Twenty-seven countries worldwide continue to discriminate against women in their ability to confer their nationality on their children on an equal basis with men. Gender discrimination in nationality laws contravenes Article 9(2) of the Convention on the Elimination of All Forms of Discrimination against Women (CEDAW) and can lead to statelessness when fathers are stateless or also unable to confer their nationality on their children. In addition, over 60 countries deny women equal rights with men to acquire, change or retain their nationality, including the ability of women to confer nationality on their non-national spouses. Such provisions contravene Article 9(1) of CEDAW.
Women’s inability to pass on their citizenship to their children and spouses puts huge financial, psychological and physical strains on families, often resulting in an intergenerational spiral of destitution and depression.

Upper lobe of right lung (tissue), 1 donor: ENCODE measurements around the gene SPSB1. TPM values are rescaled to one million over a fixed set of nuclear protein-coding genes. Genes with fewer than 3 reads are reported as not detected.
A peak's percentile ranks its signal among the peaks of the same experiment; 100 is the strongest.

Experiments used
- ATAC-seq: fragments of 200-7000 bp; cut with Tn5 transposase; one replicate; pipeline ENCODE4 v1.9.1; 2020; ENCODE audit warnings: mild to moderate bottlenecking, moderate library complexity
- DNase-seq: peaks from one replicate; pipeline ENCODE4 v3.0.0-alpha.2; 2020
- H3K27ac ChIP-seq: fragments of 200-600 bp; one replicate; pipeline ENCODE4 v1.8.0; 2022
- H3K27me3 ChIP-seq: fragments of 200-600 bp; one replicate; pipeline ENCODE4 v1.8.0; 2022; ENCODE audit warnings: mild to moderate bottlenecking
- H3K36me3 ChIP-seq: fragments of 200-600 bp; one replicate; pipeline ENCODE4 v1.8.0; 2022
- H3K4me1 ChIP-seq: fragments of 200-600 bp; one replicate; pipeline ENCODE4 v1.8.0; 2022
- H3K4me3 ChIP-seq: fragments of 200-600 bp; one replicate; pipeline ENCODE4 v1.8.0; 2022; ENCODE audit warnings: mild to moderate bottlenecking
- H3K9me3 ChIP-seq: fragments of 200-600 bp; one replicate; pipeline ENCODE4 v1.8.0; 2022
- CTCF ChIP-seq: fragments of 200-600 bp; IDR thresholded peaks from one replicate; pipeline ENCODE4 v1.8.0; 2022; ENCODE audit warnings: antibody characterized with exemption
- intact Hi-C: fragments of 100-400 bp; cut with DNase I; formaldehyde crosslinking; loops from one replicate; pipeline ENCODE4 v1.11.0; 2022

Statelessness resulting from gender discrimination in nationality laws can have serious and far reaching consequences, often leading to violations of fundamental human rights. Stateless people face many barriers and obstacles: without citizenship or identity documents they may be unable to own or rent property, secure formal employment or access services such as public health care, education and social welfare benefits. Statelessness impacts individuals' ability to marry and couples' decisions to start a family.